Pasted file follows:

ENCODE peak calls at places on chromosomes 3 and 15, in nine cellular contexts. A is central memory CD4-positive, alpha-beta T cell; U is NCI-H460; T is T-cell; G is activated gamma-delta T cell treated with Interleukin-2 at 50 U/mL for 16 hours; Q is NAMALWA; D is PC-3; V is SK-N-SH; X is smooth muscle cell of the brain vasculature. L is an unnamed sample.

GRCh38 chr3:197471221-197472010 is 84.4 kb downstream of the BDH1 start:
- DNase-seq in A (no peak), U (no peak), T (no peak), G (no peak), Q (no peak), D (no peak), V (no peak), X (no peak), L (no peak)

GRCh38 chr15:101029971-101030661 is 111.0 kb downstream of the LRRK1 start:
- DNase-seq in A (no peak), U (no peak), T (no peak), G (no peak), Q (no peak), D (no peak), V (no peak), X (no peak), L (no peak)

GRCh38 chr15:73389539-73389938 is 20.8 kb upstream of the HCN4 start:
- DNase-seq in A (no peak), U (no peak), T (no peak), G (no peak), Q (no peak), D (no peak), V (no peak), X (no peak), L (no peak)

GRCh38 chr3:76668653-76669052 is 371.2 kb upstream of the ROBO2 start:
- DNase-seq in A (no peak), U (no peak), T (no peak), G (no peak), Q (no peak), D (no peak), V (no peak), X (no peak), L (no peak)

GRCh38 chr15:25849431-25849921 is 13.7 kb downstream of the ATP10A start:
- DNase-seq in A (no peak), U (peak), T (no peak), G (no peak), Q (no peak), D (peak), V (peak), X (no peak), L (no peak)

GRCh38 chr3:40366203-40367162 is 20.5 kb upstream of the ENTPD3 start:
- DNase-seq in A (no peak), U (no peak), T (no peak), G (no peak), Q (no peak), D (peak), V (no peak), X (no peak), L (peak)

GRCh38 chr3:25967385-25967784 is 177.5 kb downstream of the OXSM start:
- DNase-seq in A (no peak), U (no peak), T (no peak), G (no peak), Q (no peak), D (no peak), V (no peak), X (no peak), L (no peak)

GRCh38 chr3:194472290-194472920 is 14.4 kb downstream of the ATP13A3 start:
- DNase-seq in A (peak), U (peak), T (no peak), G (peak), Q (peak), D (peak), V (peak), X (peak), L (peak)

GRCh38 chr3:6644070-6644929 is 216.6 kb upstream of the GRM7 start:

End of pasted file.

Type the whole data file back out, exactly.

ENCODE peak calls at places on chromosomes 3 and 15, in nine cellular contexts. A is central memory CD4-positive, alpha-beta T cell; U is NCI-H460; T is T-cell; G is activated gamma-delta T cell treated with Interleukin-2 at 50 U/mL for 16 hours; Q is NAMALWA; D is PC-3; V is SK-N-SH; X is smooth muscle cell of the brain vasculature. L is an unnamed sample.

GRCh38 chr3:197471221-197472010 is 84.4 kb downstream of the BDH1 start:
- DNase-seq in A (no peak), U (no peak), T (no peak), G (no peak), Q (no peak), D (no peak), V (no peak), X (no peak), L (no peak)

GRCh38 chr15:101029971-101030661 is 111.0 kb downstream of the LRRK1 start:
- DNase-seq in A (no peak), U (no peak), T (no peak), G (no peak), Q (no peak), D (no peak), V (no peak), X (no peak), L (no peak)

GRCh38 chr15:73389539-73389938 is 20.8 kb upstream of the HCN4 start:
- DNase-seq in A (no peak), U (no peak), T (no peak), G (no peak), Q (no peak), D (no peak), V (no peak), X (no peak), L (no peak)

GRCh38 chr3:76668653-76669052 is 371.2 kb upstream of the ROBO2 start:
- DNase-seq in A (no peak), U (no peak), T (no peak), G (no peak), Q (no peak), D (no peak), V (no peak), X (no peak), L (no peak)

GRCh38 chr15:25849431-25849921 is 13.7 kb downstream of the ATP10A start:
- DNase-seq in A (no peak), U (peak), T (no peak), G (no peak), Q (no peak), D (peak), V (peak), X (no peak), L (no peak)

GRCh38 chr3:40366203-40367162 is 20.5 kb upstream of the ENTPD3 start:
- DNase-seq in A (no peak), U (no peak), T (no peak), G (no peak), Q (no peak), D (peak), V (no peak), X (no peak), L (peak)

GRCh38 chr3:25967385-25967784 is 177.5 kb downstream of the OXSM start:
- DNase-seq in A (no peak), U (no peak), T (no peak), G (no peak), Q (no peak), D (no peak), V (no peak), X (no peak), L (no peak)

GRCh38 chr3:194472290-194472920 is 14.4 kb downstream of the ATP13A3 start:
- DNase-seq in A (peak), U (peak), T (no peak), G (peak), Q (peak), D (peak), V (peak), X (peak), L (peak)

GRCh38 chr3:6644070-6644929 is 216.6 kb upstream of the GRM7 start: